Date first published: 01/08/2023

Key sectors: all

Key risks: war on land; political instability; sanctions; business disruption

Risk development

On 26 July soldiers from the National Council for the Protection of the Homeland (CNSP) carried out a coup and deposed President Mohamed Bazoum. On 28 July the CNSP announced General Abdourahmane Tchiani as leader of the military junta.

In response to the military takeover, on 30 July the Economic Community of West African States (ECOWAS) regional bloc announced sanctions against the country and demanded a return to constitutional rule within the week, failing which the bloc would consider military action against Niamey. Since then, junta leaders in Mali and Burkina Faso have upped the stakes and responded to ECOWAS threats by issuing a joint statement on 1 August warning that intervention in Niger would be considered a declaration of war against their nations.

Why it matters

Foreign military intervention in Niger is highly unlikely, despite heightened rhetoric by ECOWAS. Threats of military action by ECOWAS can be interpreted as heightened posturing as the bloc has previously been accused of being ineffective against thwarting coups in the region. ECOWAS will likely try to strongarm the CNSP into concessions as the cost of armed conflict for both parties will likely be too high.

An ECOWAS-led military intervention risks direct confrontation between the Nigerien army and its allied forces. ECOWAS lacks the resources, capability and political support from within the organisation to mount a military intervention and it is highly unlikely that French, US and EU troops stationed in the country will join an intervention effort. Instead, ECOWAS will likely politically and economically pressure the CNSP military junta and demand a swift transition to democracy.

Amid heightened tensions, France announced that it would begin evacuating its citizens and European citizens who wish to leave the country. The announcement was likely a response to the 30 July incident in which pro-coup protesters attacked the French Embassy in Niamey rather than a reaction to an imminent military confrontation. Given the high levels of anti-French rhetoric by pro-coup supporters, there is a high risk that French commercial and government assets would be targeted by protesters.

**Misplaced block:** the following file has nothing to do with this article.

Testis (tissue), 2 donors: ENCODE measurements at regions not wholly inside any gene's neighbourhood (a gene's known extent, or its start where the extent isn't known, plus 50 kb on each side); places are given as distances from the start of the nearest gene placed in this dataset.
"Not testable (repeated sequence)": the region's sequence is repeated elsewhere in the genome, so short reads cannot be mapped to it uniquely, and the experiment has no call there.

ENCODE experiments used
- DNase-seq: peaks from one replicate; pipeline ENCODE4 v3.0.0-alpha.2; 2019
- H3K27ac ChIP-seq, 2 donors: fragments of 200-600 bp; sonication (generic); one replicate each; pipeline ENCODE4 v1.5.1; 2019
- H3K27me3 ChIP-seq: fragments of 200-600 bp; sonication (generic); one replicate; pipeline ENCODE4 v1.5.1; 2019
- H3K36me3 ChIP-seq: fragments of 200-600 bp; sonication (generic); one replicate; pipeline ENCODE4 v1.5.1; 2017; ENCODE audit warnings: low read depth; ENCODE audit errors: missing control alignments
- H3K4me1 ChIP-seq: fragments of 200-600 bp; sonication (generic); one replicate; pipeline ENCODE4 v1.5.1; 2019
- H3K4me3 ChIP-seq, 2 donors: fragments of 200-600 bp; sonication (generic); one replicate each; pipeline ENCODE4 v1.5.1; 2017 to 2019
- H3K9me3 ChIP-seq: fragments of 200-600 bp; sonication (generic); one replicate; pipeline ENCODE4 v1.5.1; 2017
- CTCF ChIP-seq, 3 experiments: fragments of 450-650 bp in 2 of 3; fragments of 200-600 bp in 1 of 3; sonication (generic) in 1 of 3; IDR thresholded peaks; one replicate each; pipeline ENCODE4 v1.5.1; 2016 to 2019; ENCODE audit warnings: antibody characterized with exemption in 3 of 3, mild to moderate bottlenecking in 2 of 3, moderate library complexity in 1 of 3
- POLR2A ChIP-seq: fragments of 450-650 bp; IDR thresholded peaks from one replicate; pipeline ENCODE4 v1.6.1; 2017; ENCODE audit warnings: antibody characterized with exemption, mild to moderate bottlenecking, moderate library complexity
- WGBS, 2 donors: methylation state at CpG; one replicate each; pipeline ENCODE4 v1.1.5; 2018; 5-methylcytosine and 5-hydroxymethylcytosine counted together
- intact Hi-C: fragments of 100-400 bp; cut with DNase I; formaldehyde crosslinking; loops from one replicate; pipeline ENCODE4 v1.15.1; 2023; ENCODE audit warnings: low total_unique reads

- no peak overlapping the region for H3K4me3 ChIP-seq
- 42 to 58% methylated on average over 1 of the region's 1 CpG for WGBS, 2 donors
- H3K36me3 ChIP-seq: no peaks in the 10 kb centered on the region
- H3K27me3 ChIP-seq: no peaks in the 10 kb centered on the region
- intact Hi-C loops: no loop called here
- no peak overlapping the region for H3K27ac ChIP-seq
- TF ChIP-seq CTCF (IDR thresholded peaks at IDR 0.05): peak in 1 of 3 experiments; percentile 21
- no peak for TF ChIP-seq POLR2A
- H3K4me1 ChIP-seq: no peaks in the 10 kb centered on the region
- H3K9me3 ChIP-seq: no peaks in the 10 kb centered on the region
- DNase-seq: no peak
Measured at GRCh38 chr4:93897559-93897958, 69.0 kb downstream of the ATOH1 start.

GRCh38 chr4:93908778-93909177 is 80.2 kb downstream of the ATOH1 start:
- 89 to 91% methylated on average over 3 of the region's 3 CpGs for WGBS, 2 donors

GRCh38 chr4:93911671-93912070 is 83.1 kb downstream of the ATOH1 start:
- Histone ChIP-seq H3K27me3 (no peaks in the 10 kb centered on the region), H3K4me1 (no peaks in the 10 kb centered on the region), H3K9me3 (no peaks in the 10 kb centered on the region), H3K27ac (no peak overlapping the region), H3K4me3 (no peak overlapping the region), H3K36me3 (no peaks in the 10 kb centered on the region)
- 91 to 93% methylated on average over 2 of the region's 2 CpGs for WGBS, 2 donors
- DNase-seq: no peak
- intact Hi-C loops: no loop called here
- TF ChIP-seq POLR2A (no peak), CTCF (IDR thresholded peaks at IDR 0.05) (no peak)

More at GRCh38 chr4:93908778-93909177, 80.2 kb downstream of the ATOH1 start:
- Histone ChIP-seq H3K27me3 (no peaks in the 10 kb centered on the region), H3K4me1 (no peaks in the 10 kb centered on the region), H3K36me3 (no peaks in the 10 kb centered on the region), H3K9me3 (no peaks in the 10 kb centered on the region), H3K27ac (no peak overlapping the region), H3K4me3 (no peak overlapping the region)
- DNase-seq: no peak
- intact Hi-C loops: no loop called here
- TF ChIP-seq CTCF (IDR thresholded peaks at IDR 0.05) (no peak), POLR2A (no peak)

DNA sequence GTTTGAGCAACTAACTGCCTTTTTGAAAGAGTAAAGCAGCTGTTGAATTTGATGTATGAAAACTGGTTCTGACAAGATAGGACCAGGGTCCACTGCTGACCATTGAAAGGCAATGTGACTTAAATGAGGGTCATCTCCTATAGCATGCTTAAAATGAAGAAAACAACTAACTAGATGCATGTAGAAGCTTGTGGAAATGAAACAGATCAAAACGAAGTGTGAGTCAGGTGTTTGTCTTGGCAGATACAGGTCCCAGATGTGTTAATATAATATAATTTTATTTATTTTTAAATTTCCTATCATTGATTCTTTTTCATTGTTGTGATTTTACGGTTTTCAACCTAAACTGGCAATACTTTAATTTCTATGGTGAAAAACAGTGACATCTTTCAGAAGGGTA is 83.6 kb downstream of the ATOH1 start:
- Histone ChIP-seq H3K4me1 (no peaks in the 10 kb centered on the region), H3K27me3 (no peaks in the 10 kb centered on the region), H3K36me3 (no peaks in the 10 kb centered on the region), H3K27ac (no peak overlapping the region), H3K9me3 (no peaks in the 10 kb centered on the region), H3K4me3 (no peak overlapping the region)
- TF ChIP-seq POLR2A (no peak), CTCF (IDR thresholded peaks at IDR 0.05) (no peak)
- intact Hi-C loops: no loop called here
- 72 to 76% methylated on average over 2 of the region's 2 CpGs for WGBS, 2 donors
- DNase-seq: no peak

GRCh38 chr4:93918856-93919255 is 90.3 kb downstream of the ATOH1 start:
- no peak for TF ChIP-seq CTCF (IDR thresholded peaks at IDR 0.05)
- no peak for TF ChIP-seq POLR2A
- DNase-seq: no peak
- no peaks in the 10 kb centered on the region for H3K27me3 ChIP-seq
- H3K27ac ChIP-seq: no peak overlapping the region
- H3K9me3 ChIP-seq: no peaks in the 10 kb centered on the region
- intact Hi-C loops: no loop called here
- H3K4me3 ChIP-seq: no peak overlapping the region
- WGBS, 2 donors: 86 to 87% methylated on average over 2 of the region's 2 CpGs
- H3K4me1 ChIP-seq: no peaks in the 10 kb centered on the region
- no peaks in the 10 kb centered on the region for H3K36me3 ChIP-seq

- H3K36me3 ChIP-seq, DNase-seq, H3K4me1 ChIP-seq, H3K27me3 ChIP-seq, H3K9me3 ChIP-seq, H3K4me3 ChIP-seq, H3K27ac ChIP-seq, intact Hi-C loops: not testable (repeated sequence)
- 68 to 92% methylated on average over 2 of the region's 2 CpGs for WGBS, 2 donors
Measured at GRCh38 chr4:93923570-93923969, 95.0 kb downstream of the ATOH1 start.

Niger has been a key partner to Western allies such as France, the US and the EU in recent years. However, the putsch has raised concerns about the future of these military missions. At least 1,500 French soldiers are stationed in the country following the expulsion of Operation Barkhane from Mali in 2022, while in December 2022 the EU launched a three-year military mission called the EU Military Partnership Mission in Niger (EUMPM Niger) to combat terrorism in the Sahel. Also involved in the mission is the German army Bundeswehr, which has about 100 soldiers currently stationed in Niamey. There is a high risk that the Nigerien military’s focus on domestic politics could see a diminishment of counter terrorism capabilities which would undermine efforts to improve the security in the country and across the region.

Risk outlook

At the moment, Niger and ECOWAS are engaged in a game of brinkmanship but both are aware that an intervention is mutually undesirable. The CNSP cannot guarantee that all factions of the Nigerien army will resist an invasion and ECOWAS will not risk testing this theory. It is likely that the CNSP will offer some concessions such as releasing Bazoum, announcing a palatable transitional timetable while providing guarantees to protect foreign commercial interests and citizens. ECOWAS will likely maintain sanctions but will likely call off an intervention.